1. Education

German Verb Conjugation:
The Present Tense (Präsens)

Regular German verb endings and stem-changing verbs

Plus: 50 Common German Verbs

German Verb Guide > Lesson 4.2 > Present Tense

Learning how to conjugate verbs is essential for learning any language, including German. It may not be anyone's favorite thing, but if you want to avoid what I call "Tarzan German," you need to deal with the grammar of verbs.

While over the centuries English gradually dropped most of its verb endings (except for the -(e)s ending in the 3rd person singular), German and most other languages have a different ending for just about every "person" — first ("I") through third (he / she /it). But once you've learned this pattern for one verb, you know the pattern for all "regular" German verbs.

Look at the following English vs. German comparison:

PERSON ENGLISH DEUTSCH
SINGULAR
1st erste I play ich spiele
2nd zweite you play
(thou playest)*
du spielst
3rd dritte he/she/it plays er/sie/es spielt
PLURAL
1st erste we play wir spielen
2nd zweite you play ihr spielt
-- you (formal) play Sie spielen**
3rd dritte they play sie spielen
*Old English made a distinction between "you" and "thou" that has been lost in modern English. The endings for "thou" were the same as those for German du, and the two pronouns are close relatives.

**The pronoun Sie (formal "you") has a plural conjugation even though it can refer to one or more persons.

We can see that German has more verbs endings than English, but another thing the chart above shows us: some of the German verb endings are repeated. We find the -en ending being used for wir, sie (pl.) and Sie. In fact, the only pronoun in the plural that takes an ending other than -en is ihr (you guys). Also, both er and ihr take a -t ending.

Learn these endings for spielen and you've learned the endings for 95% of German verbs. While there are some exceptions that we cover elsewhere, if you know the above endings, you pretty much have the present tense licked.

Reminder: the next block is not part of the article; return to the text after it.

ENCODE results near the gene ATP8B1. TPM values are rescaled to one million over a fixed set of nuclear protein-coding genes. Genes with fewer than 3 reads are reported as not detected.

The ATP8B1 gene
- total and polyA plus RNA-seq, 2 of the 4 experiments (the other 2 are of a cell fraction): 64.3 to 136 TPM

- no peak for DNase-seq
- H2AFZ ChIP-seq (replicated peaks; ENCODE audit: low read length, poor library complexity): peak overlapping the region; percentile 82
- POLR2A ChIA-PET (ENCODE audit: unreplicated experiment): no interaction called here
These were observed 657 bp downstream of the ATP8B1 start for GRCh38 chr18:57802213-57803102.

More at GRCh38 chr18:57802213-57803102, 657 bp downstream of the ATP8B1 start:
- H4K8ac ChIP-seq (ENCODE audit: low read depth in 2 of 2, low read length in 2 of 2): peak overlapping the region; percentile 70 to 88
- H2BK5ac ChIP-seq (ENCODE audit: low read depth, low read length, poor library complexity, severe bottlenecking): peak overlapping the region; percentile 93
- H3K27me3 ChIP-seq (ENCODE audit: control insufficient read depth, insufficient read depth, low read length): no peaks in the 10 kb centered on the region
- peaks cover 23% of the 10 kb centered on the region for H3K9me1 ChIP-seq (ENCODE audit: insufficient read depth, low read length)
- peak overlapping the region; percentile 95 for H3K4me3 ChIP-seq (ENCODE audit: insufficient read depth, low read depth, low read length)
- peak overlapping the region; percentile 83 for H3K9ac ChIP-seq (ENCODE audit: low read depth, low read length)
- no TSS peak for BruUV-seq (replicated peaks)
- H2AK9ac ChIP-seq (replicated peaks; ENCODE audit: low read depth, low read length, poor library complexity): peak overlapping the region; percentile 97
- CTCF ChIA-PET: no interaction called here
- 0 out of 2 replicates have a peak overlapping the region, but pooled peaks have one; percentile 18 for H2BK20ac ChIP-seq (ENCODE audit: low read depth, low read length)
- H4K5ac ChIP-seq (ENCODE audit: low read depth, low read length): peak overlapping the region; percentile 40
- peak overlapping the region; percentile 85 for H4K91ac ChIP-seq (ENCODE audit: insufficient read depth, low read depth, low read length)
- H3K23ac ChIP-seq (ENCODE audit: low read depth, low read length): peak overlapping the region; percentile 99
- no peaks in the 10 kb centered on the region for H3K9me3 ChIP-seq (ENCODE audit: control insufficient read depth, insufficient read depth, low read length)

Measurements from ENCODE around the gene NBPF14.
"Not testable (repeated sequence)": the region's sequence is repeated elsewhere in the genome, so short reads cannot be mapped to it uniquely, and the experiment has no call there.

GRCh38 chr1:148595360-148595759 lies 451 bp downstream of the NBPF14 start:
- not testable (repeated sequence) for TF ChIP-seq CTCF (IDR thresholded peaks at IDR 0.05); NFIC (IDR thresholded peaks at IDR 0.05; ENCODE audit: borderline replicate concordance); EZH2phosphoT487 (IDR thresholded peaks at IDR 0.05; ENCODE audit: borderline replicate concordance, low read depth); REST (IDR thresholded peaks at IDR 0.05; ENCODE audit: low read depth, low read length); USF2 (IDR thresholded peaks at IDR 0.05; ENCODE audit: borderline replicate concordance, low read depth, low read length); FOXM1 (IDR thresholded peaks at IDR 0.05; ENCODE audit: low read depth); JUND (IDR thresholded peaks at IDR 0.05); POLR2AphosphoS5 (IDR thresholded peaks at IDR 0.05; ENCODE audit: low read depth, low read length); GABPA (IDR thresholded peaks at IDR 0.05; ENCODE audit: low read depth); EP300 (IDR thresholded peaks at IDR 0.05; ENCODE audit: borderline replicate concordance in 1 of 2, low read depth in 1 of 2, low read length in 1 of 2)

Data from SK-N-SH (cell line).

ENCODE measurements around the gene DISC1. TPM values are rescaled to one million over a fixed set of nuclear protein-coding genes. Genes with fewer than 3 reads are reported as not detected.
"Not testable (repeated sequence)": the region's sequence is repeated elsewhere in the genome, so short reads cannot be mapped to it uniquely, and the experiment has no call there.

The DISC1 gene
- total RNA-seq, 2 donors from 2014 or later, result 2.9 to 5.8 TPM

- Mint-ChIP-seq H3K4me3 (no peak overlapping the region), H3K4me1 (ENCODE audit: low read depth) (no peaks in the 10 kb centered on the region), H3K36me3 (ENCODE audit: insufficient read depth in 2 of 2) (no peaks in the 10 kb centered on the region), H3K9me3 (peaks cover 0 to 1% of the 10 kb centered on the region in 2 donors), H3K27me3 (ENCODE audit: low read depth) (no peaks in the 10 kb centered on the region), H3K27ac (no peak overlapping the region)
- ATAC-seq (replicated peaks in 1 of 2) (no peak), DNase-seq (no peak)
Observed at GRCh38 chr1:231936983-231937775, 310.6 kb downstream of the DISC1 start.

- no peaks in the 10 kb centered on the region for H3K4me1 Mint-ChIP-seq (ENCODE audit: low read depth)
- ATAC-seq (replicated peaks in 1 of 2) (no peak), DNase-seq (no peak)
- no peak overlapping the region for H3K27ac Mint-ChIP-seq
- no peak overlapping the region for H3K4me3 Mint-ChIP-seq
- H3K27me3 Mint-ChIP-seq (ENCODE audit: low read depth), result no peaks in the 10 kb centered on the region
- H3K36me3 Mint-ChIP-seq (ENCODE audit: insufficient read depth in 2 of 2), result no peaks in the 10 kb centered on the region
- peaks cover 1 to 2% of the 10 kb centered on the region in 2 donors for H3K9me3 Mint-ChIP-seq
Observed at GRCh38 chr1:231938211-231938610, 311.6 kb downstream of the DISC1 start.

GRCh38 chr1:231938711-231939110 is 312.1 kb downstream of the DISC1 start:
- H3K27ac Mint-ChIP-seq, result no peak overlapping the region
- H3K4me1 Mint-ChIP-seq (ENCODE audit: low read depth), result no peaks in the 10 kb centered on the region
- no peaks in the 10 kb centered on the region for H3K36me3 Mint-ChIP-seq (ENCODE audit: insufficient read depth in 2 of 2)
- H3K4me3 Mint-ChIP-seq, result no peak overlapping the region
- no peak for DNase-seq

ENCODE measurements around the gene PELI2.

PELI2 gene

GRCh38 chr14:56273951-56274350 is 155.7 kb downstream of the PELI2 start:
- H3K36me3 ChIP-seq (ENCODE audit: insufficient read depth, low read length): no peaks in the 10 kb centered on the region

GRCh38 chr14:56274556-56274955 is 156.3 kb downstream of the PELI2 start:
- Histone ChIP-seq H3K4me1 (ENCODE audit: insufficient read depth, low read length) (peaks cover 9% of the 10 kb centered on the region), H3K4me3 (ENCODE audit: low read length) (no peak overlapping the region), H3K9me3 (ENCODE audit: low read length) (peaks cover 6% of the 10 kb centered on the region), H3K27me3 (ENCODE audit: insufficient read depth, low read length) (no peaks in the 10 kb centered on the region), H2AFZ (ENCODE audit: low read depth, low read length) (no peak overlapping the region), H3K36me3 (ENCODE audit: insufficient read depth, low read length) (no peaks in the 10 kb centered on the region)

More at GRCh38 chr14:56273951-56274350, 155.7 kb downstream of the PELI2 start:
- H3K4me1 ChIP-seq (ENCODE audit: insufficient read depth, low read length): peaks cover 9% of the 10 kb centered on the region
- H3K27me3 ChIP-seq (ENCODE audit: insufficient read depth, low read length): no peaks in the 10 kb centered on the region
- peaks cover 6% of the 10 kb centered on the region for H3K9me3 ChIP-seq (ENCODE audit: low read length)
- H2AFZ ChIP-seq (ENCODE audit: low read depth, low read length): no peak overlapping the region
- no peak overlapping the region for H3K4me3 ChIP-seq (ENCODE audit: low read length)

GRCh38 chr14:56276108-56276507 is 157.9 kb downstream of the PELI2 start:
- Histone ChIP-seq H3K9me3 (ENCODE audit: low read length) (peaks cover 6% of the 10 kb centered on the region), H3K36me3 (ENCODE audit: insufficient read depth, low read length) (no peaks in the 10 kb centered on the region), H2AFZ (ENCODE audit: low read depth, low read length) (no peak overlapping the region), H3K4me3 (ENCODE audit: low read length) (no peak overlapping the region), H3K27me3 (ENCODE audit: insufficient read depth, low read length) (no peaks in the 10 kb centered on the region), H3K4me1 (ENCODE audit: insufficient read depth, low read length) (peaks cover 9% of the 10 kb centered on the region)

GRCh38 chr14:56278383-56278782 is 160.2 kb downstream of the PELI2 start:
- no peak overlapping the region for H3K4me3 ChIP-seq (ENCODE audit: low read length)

Even the group of German verbs known as "stem-changing" still uses the same endings as spielen and the other regular verbs. We show you how that works in Lesson 4.2 ("Introduction to the Present Tense Indicative") of our German for Beginners course. (The first part of that lesson deals with the important irregular verbs "haben" and "sein".)

Anyone working on the German verbs in the present tense will also find our new 50 Common German Verbs chart invaluable. On that page you'll find 50 of the most-used verbs in German and English with sample sentences in the present tense. After you feel familiar enough with the present tense of regular verbs, try our self-scoring Present Tense Verb Quiz 1.

NEXT > Lesson 4.2 | 50 German Verbs | Verb Quiz


Related Links

Lesson 4.2
Lesson 4.2 is an "Introduction to the Present Tense Indicative" of regular and stem-changing verbs. Part of our online German for Beginners course.

German Verb Guide
Our complete guide to conjugating German verbs.

50 Common German Verbs
From "antworten" to "zeigen" — a helpful guide to the most frequently used regular German verbs in the present tense.

German Present Tense Verb Quiz 1
A self-scoring quiz on the German present tense verb conjugations.

German Grammar Guide - Verbs
All of the articles and references on this site that deal with verbs.

Verb Reviews 1-3
A three-part look at German verbs and various tenses - with quizzes.


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